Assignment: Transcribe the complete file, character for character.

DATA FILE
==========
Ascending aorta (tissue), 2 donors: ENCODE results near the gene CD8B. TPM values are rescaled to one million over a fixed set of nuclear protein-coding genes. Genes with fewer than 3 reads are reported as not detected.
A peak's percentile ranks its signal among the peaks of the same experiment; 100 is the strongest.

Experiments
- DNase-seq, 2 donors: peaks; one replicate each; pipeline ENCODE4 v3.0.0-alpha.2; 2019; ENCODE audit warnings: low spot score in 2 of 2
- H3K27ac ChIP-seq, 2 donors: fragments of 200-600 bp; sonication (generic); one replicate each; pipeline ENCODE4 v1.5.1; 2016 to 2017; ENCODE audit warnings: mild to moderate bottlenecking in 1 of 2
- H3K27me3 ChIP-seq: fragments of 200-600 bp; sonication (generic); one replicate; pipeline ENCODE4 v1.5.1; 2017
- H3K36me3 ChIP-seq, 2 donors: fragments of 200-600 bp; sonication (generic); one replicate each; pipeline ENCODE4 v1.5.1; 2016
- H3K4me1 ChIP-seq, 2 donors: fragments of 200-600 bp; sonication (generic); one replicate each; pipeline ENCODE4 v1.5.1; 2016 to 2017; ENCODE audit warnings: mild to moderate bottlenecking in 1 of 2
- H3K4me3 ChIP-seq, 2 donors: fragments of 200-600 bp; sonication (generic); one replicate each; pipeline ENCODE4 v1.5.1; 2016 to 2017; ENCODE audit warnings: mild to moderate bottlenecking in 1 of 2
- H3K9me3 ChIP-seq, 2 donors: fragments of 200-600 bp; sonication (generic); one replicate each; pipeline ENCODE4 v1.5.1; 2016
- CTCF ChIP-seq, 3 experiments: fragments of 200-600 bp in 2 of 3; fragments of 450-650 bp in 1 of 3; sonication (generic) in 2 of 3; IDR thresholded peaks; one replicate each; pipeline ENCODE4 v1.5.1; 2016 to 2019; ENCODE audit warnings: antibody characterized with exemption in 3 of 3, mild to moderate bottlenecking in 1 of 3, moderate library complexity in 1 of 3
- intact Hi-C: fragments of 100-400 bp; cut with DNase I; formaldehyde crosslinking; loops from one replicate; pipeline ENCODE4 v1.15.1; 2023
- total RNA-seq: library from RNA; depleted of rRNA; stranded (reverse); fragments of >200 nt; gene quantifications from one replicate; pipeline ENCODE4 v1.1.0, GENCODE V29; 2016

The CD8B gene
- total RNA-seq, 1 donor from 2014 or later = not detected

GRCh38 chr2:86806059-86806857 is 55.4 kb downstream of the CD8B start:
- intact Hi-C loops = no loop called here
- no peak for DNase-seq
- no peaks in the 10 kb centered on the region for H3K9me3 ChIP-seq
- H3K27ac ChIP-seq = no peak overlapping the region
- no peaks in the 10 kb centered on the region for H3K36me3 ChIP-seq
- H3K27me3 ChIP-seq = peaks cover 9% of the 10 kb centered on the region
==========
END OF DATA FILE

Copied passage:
Ascending aorta (tissue), 2 donors: ENCODE results near the gene CD8B. TPM values are rescaled to one million over a fixed set of nuclear protein-coding genes. Genes with fewer than 3 reads are reported as not detected.
A peak's percentile ranks its signal among the peaks of the same experiment; 100 is the strongest.

Experiments
- DNase-seq, 2 donors: peaks; one replicate each; pipeline ENCODE4 v3.0.0-alpha.2; 2019; ENCODE audit warnings: low spot score in 2 of 2
- H3K27ac ChIP-seq, 2 donors: fragments of 200-600 bp; sonication (generic); one replicate each; pipeline ENCODE4 v1.5.1; 2016 to 2017; ENCODE audit warnings: mild to moderate bottlenecking in 1 of 2
- H3K27me3 ChIP-seq: fragments of 200-600 bp; sonication (generic); one replicate; pipeline ENCODE4 v1.5.1; 2017
- H3K36me3 ChIP-seq, 2 donors: fragments of 200-600 bp; sonication (generic); one replicate each; pipeline ENCODE4 v1.5.1; 2016
- H3K4me1 ChIP-seq, 2 donors: fragments of 200-600 bp; sonication (generic); one replicate each; pipeline ENCODE4 v1.5.1; 2016 to 2017; ENCODE audit warnings: mild to moderate bottlenecking in 1 of 2
- H3K4me3 ChIP-seq, 2 donors: fragments of 200-600 bp; sonication (generic); one replicate each; pipeline ENCODE4 v1.5.1; 2016 to 2017; ENCODE audit warnings: mild to moderate bottlenecking in 1 of 2
- H3K9me3 ChIP-seq, 2 donors: fragments of 200-600 bp; sonication (generic); one replicate each; pipeline ENCODE4 v1.5.1; 2016
- CTCF ChIP-seq, 3 experiments: fragments of 200-600 bp in 2 of 3; fragments of 450-650 bp in 1 of 3; sonication (generic) in 2 of 3; IDR thresholded peaks; one replicate each; pipeline ENCODE4 v1.5.1; 2016 to 2019; ENCODE audit warnings: antibody characterized with exemption in 3 of 3, mild to moderate bottlenecking in 1 of 3, moderate library complexity in 1 of 3
- intact Hi-C: fragments of 100-400 bp; cut with DNase I; formaldehyde crosslinking; loops from one replicate; pipeline ENCODE4 v1.15.1; 2023
- total RNA-seq: library from RNA; depleted of rRNA; stranded (reverse); fragments of >200 nt; gene quantifications from one replicate; pipeline ENCODE4 v1.1.0, GENCODE V29; 2016

The CD8B gene
- total RNA-seq, 1 donor from 2014 or later = not detected

GRCh38 chr2:86806059-86806857 is 55.4 kb downstream of the CD8B start:
- intact Hi-C loops = no loop called here
- no peak for DNase-seq
- no peaks in the 10 kb centered on the region for H3K9me3 ChIP-seq
- H3K27ac ChIP-seq = no peak overlapping the region
- no peaks in the 10 kb centered on the region for H3K36me3 ChIP-seq
- H3K27me3 ChIP-seq = peaks cover 9% of the 10 kb centered on the region